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Biggs quits council, City Hall turnover continues PDF Print E-mail
Wednesday, 06 September 2017 18:41

Resignation of president clears way for fourth new alderman since April

  Port Washington Ald. Doug Biggs, who is the Common Council president and a member of the Finance and License Committee, announced Tuesday he is resigning his post effective at 5 p.m. Friday, Sept. 15.
    Biggs’ resignation comes at a time when the makeup of the Common Council is in flux. Two longtime aldermen, including the former council president, were ousted in a contentious election this past spring in the wake of controversy over development in the city — particularly the Blues Factory and other lakefront development — and a third aldermen stepped down.
    Biggs, who has been the city’s 4th District alderman for five-and-a-half years, said he could no longer devote the necessary time to the job.
    Biggs, who is vice president of sales and marketing at Gilman in Grafton, said he would miss many of the remaining Common Council meetings this year because of work commitments.
    “It’s not fair to my constituents, not being able to devote the time they should get,” Biggs said, noting he had discussed the matter with both his employer and family. “And I want to spend time with my family.”
    Biggs closed Tuesday’s meeting by thanking those he has worked with over the past five years, and he urged aldermen to “always do the right thing for the city in the short, medium and long term.
    “Never think about how a decision will impact your re-election chances,” he said. “I think back to those brave aldermen who voted for a marina for the city, were removed from office and yet were doing the right thing for the city in the long term. Can anyone here imagine Port Washington without that marina?”
    Biggs also told aldermen to follow facts, not their gut, adding, “At no point can the pull of popular opinion be more important than data. The moment you allow this to happen is the moment you will hurt the city.”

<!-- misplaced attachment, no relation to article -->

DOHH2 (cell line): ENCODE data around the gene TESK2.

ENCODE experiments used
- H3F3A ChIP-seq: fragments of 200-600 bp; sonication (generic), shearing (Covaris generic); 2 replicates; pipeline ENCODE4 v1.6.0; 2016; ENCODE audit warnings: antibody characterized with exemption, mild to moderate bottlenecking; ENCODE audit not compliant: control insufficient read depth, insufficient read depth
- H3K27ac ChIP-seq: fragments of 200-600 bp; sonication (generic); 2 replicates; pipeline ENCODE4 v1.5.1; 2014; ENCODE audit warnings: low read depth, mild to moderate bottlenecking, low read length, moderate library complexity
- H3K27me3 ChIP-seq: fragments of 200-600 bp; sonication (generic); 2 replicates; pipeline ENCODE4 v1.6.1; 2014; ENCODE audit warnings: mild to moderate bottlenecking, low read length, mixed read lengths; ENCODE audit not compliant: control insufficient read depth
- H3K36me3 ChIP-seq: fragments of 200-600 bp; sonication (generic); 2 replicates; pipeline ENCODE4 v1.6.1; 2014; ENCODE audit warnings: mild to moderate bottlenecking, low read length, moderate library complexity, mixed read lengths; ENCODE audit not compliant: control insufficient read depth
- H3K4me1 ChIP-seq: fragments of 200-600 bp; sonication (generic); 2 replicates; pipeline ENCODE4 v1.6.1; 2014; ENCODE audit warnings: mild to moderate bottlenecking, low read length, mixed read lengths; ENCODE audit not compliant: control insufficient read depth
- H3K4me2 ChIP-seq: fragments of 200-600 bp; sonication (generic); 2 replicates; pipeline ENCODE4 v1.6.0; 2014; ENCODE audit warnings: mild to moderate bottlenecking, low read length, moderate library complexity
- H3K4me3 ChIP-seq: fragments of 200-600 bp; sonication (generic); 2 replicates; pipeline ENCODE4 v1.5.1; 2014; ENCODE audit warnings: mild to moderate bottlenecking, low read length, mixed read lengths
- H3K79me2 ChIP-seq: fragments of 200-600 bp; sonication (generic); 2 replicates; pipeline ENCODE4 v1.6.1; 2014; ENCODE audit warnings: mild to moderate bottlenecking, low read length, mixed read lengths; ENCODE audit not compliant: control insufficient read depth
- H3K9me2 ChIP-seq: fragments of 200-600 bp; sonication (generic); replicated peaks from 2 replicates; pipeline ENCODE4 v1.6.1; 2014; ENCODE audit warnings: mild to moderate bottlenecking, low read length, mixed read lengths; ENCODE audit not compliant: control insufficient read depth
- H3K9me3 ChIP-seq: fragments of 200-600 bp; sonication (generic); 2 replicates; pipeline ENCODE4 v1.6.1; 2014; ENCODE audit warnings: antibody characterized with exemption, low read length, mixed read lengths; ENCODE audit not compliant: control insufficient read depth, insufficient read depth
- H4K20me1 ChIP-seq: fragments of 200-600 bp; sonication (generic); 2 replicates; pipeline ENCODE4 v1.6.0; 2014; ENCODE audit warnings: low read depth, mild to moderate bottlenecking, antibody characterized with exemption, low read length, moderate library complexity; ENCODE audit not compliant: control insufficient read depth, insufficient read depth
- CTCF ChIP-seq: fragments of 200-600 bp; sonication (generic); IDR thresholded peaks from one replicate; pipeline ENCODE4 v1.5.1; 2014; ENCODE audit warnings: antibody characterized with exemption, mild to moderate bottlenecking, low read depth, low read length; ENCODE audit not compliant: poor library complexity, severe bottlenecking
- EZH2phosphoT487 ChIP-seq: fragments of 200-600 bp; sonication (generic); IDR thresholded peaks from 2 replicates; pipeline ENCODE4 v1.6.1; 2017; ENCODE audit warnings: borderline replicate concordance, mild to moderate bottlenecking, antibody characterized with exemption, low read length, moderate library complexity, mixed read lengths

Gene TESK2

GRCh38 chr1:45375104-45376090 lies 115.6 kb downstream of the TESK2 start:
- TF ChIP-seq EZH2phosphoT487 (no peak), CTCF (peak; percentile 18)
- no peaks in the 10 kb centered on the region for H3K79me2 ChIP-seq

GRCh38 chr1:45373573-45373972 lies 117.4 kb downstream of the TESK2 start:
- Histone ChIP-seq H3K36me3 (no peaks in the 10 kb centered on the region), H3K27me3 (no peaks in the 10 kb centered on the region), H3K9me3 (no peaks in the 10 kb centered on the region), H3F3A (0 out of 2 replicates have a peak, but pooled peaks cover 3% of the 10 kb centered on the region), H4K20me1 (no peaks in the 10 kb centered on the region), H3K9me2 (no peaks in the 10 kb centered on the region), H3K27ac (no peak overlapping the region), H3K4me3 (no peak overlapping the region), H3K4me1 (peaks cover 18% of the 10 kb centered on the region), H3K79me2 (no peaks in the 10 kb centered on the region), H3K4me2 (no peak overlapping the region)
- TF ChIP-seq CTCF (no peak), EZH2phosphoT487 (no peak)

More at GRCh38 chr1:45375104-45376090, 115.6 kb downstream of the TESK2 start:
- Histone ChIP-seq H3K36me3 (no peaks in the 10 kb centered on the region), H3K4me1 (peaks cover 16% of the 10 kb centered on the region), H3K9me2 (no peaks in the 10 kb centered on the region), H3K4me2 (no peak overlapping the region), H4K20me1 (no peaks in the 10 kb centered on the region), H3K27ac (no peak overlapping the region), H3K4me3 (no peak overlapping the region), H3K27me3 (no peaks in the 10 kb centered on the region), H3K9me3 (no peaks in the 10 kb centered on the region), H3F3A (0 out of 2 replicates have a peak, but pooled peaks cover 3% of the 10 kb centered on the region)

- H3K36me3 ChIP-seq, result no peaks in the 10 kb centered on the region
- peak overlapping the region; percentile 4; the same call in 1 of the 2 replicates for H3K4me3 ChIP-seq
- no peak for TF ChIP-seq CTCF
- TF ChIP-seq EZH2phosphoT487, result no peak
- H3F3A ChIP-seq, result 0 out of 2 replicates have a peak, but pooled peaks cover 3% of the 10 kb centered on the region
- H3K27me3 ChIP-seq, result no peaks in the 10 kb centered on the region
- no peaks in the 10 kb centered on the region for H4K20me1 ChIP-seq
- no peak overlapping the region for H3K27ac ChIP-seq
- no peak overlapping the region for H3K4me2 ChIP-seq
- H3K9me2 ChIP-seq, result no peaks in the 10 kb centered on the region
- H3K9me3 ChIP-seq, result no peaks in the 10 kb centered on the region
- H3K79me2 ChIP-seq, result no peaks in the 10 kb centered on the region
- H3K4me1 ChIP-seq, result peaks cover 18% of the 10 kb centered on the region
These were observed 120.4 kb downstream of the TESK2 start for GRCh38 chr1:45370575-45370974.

To those who disagreed with his decisions, Biggs asked them to be a voice for an alternative viewpoint rather than someone who is just “against the council.”
    He also spoke against those who attack the integrity of aldermen without proof of their transgressions, saying that dismantles trust in government and the system.
    “These people are subversives, and their viewpoints should be called out and asked for proof or rejected completely,” Biggs said, citing those who disagree with decisions made by aldermen and accused officials of being in the pocket of developers.
    Biggs said the city has accomplished many good things during his tenure, including the opening of Coal Dock Park, approval of the Harbour Lights project and a number of lakefront improvements, adding that the thing he’s most proud to have his name attached to is the World War II pillar in Coal Dock Park.
    “I am humbled by the sacrifices these people made that allowed me to serve,” he said.
    Aldermen were quick to thank Biggs for his service, and several asked him to reconsider his decision — something Biggs said wouldn’t happen.
    City Administrator Mark Grams said aldermen will elect a new council president at their Tuesday, Sept. 19, meeting.
    A discussion on how to replace Biggs as aldermen will also be held then, Grams said. Typically, the Common Council accepts applications from interested residents, interviews them and then selects a new alderman, he said, but the council could also hold the seat open until the April election.

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